With the ‘West’ perceived to be weak in both resource and resolve, military involvement from the US or through NATO remains a very unlikely prospect; regardless of the calls for help from the interim Ukrainian government. Providing small scale additional military capability and support to the handful of small Baltic States that are now members of NATO is absolutely right on the part of the US and its allies but the plain fact is that Ukraine remains an international problem as opposed to being a NATO one.
Active and ongoing diplomacy should, as we all hope and believe, provide an answer to the Ukraine problem but with diplomatic efforts seemingly in intensive care, and trust between Russia and the US having all but disappeared, I believe that the likelihood of a meaningful diplomatic agreement is extremely low.
United Nations involvement at the heart of this crisis also seems an unlikely prospect. In the short-term it loks as though we must be content with our de facto role of observers and sanction managers. Like others I am afraid that the west’s impotence will once agian be exposed as it was with Crimea and Georgia before that. In failing to act and hiding behind sanctions western foreign policy will play further into the hands of Vladimir Putin; who, in my opinion, is committed to a grand strategic vision of Russian domination over the largest and most powerful of its former Baltic States.
It would of course be totally wrong to blame Ukraine’s problem on Russia alone. By offering the possibility of NATO membership, the ‘West’ cannot ignore its role in fomenting the current crisis. The Ukraine itself, has also contributed to its own downfall; the Yanukovych administration demonstrated that the country is still a long way from becoming a truly democratic state and the host of vibrant ethnic and powerful religious minorities which exist within its borders are sure to provide a significant barrier to future national unity. Despite this, Ukraine now has a number of fledgling democratic institutions which are deserving of international support.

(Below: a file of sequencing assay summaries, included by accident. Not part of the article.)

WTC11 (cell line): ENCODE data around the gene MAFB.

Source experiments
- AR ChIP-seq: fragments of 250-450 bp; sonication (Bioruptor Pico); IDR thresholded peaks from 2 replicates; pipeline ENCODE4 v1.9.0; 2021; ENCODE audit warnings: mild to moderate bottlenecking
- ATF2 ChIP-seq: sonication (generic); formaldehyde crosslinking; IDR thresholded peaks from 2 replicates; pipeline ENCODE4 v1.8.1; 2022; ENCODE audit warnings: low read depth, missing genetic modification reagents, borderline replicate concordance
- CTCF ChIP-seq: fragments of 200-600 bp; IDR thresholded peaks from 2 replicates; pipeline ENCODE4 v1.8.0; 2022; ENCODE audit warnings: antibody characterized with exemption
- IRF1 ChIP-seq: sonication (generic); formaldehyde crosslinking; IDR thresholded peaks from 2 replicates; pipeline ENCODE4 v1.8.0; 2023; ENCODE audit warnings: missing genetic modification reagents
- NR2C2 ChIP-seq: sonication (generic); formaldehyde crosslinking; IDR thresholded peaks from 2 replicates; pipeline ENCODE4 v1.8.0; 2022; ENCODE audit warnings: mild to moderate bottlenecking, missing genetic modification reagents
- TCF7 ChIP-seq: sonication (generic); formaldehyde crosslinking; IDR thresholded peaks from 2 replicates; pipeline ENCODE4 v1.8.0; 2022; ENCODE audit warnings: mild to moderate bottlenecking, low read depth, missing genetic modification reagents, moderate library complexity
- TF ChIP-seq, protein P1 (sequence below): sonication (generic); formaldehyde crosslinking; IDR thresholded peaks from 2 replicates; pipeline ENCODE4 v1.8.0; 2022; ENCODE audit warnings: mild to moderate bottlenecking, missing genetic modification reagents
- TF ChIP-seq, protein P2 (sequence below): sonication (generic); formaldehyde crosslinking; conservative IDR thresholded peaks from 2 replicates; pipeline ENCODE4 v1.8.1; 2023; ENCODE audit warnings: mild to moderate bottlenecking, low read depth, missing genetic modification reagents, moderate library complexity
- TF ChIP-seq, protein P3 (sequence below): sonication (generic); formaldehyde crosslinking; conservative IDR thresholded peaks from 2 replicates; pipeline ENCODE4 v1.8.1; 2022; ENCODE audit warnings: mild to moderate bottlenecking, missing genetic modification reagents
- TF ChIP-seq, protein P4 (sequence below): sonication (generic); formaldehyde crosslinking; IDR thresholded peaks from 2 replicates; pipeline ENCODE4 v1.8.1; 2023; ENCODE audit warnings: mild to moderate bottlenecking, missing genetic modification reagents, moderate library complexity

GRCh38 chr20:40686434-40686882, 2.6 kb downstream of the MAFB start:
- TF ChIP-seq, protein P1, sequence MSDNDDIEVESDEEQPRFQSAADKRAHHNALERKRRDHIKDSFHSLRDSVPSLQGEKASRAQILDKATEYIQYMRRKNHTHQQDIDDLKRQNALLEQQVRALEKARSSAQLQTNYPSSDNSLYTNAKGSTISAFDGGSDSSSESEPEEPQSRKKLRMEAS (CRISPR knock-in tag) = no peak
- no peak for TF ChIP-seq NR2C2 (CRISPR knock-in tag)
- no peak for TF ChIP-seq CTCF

There has been much criticism of White House foreign policy objectives and there are many who believe that President Obama’s foreign policy lies in tatters; especially given that his inaugural electoral platform offered a commitment to a foreign policy based on international engagement. However American attitudes to engagement in the affairs of others is quite different from what it was forty years ago; the true cost of Iraq and Afghanistan may yet be America’s adoption of an isolationist foreign policy. Far East Asia and Pacific regions apart, there can be little doubt that America has lost its appetite to be lauded as the world’s policeman.
As for the UK, our stance on Ukraine will not be independently determined by our own principles. America and Europe may be strong on resolve but they are weak in their abilities to act decisively, outside of taking the sanctions route which is just as likely to backfire on them as it is the Russians. NATO, despite its many doubters, remains strong and it is through this organisation alone that the UK will channel any efforts to resolve the Ukrainian crisis. However the wider lessons of our impotence must not be lost – the lack of foreign policy tools currently at the UK’s disposal is a direct result of cutting the defence budget to far. This warning must be heeded in the forthcoming SDSR, otherwise our reputation as a major player on the international stage will be irrevocably damaged.
Howard Wheeldon FRAeS
Wheeldon Strategic Advisory Ltd